Reaching For the Skies
Catron County has some of the darkest skies in the continental United States, as astronomers from all of the world know. Because of that Catron County is becoming a favorite spot for astronomers to set up observatories.
I sat down with Tom Csurilla, the owner and operator of Top of the World subdivision in Pie Town to talk about the appeal of our dark skies and how it’s effecting the local businesses.
“After this latest project is completed at Top of the World, we’ll have seven observatories right here in our subdivision,” Tom said, “And there are plenty more in other parts of Catron County.”
It turns out that a gentleman named Leonard Rose installed an observatory at Top of the World back in 2005. Since that time, Robert and Mary Sharp from Sacramento, Bobby and Theresa Birket, Janet Poque, and John Evalin all bought lots and installed their own observatories.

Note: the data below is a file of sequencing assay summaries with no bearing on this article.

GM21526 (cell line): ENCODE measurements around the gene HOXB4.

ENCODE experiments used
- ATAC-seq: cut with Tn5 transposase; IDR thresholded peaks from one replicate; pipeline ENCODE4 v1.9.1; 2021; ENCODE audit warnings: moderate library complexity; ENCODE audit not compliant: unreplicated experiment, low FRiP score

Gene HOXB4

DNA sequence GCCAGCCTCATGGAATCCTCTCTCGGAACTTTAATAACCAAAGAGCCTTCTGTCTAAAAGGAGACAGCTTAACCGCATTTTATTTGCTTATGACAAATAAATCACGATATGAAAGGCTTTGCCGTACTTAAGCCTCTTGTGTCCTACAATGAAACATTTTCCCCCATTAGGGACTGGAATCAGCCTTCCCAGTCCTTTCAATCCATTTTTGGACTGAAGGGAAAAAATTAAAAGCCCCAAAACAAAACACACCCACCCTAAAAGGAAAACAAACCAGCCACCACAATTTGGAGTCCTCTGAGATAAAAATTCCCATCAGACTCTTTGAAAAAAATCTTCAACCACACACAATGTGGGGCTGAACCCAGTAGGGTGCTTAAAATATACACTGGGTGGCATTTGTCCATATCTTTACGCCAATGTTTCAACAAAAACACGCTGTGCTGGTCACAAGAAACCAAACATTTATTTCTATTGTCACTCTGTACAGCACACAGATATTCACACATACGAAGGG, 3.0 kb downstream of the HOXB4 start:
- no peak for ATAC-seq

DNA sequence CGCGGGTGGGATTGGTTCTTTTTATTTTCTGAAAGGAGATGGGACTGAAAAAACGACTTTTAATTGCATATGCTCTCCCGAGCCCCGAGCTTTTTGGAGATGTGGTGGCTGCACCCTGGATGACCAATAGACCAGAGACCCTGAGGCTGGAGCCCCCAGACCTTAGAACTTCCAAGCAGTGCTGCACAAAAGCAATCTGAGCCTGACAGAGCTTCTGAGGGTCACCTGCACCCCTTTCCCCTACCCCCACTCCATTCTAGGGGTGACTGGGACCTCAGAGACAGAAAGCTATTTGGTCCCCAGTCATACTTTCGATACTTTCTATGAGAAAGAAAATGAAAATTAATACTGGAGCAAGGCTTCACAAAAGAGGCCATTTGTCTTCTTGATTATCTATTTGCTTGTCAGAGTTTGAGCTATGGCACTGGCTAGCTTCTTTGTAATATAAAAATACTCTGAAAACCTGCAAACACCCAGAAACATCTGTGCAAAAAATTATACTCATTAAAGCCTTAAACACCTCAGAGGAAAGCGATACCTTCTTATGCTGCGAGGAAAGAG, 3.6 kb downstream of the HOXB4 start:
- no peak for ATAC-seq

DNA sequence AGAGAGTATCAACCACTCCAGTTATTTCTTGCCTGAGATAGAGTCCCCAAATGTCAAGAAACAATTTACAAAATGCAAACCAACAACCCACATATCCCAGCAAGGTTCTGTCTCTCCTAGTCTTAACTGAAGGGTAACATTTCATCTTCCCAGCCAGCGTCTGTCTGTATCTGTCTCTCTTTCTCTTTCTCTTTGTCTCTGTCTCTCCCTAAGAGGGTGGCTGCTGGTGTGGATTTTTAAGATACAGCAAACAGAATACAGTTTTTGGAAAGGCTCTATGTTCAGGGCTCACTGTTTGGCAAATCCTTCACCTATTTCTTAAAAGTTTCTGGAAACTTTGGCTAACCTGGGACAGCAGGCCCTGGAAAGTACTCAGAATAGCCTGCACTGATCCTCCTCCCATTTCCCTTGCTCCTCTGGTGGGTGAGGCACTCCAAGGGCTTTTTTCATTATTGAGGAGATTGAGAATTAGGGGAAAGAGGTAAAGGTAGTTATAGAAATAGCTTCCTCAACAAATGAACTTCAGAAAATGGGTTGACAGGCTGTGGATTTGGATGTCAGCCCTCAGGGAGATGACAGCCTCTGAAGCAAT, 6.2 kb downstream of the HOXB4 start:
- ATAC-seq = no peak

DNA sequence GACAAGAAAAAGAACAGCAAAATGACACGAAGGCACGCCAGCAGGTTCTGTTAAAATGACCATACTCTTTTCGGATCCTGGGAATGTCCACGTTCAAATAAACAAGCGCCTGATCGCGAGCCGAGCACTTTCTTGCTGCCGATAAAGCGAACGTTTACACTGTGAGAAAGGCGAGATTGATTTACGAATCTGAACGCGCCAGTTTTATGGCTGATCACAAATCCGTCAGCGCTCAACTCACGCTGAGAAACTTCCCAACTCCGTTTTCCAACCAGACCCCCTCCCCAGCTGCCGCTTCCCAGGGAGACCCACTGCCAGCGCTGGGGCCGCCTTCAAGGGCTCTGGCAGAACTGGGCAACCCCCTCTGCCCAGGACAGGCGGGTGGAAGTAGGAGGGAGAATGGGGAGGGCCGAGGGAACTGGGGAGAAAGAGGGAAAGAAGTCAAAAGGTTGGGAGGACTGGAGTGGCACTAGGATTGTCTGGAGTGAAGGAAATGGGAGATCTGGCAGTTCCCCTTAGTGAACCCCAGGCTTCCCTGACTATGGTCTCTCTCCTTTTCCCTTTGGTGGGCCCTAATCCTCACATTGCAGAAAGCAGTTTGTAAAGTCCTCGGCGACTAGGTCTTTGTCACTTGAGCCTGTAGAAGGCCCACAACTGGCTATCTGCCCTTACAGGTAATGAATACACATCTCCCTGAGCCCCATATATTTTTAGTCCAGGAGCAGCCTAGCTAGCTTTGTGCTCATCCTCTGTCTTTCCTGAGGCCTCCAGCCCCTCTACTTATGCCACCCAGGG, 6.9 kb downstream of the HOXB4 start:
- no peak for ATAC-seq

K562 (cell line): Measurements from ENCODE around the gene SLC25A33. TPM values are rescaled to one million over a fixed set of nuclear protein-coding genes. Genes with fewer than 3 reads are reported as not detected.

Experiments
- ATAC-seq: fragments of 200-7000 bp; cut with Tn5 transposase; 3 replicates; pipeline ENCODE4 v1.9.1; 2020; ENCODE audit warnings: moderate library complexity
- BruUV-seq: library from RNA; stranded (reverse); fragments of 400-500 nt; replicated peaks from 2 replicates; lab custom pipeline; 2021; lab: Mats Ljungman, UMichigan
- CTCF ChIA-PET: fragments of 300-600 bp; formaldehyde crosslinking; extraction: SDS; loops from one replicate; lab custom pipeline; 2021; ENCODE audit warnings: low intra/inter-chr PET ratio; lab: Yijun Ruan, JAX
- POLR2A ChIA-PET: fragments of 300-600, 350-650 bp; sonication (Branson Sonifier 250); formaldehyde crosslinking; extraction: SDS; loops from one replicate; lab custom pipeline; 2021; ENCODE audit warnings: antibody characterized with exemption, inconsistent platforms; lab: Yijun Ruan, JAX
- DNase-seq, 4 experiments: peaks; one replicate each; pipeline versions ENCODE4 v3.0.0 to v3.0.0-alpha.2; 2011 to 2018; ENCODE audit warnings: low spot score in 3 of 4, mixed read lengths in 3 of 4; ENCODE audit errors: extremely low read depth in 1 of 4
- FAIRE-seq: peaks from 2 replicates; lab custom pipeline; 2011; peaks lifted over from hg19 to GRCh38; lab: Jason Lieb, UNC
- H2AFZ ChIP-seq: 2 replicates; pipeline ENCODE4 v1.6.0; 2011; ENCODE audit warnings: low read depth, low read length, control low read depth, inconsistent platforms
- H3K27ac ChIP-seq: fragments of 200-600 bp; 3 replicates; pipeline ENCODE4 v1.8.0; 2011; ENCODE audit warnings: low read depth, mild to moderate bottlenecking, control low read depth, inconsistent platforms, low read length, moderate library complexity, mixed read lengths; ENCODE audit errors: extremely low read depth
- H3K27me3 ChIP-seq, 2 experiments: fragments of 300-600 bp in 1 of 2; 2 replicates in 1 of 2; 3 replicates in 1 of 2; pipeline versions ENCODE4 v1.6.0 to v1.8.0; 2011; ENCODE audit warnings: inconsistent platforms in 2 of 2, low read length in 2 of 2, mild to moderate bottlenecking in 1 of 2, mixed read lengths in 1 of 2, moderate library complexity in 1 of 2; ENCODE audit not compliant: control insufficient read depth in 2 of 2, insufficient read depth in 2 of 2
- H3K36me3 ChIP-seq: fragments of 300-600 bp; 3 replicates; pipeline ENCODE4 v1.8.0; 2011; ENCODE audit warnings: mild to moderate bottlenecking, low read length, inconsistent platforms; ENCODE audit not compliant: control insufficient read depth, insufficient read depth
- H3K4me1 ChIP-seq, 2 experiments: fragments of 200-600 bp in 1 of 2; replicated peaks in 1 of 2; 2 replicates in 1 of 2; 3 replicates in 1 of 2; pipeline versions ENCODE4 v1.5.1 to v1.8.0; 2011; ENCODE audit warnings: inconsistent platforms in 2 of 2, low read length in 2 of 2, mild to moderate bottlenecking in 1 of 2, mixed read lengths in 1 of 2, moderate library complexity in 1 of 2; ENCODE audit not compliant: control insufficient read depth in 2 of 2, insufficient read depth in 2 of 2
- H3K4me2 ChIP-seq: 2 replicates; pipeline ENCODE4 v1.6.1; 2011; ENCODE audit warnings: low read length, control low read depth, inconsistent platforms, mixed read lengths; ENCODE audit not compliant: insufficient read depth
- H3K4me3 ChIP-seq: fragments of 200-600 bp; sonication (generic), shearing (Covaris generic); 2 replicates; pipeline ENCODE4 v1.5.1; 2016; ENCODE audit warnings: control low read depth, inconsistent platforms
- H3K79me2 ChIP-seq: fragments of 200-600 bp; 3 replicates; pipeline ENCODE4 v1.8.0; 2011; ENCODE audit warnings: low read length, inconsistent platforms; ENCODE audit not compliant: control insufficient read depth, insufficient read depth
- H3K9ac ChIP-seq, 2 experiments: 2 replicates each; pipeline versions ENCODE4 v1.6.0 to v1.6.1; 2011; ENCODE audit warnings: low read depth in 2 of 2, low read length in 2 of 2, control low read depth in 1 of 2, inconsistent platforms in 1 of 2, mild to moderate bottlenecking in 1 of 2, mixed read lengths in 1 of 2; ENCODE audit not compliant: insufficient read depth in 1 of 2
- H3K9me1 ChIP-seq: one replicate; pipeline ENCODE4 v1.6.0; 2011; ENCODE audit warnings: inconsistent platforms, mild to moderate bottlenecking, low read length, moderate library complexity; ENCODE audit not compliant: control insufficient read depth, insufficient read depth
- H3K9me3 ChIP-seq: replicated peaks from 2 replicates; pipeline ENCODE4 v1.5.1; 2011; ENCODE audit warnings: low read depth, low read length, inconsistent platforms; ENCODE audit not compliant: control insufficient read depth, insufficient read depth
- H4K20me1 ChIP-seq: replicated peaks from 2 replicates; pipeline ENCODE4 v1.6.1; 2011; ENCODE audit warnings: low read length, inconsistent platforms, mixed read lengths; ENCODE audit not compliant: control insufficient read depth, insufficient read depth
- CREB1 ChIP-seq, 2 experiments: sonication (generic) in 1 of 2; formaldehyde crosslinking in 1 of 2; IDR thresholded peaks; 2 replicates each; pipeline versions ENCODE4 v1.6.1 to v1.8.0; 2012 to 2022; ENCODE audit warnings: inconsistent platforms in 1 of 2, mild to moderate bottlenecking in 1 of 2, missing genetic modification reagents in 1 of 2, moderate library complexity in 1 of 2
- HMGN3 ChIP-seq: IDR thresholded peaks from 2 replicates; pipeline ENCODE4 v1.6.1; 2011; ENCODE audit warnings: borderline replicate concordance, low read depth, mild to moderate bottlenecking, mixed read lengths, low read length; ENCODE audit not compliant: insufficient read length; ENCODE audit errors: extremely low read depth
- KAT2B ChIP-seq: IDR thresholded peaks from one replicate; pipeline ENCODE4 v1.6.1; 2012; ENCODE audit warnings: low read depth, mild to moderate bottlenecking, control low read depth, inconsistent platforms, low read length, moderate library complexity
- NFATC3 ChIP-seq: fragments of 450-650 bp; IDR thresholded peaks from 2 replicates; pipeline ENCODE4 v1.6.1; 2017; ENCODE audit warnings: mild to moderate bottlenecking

The technology inside these remarkable telescopes has continued to improve. Many of these new observatories are remotely operated. An astronomer can view stars from anywhere in the world and see the results on their laptop computer. And astronomers like nothing more than to share their findings with other astronomers. As a larger community of astronomers comes to our area, the more appealing the social aspect of astronomy will be part of the reason the appeal.
As word spreads about Catron County’s dark skies and burgeoning astronomy community expect more astronomers to come enjoy star gazing. And as the astronomer’s stars rise in the sky, so can the local businesses that cater to them.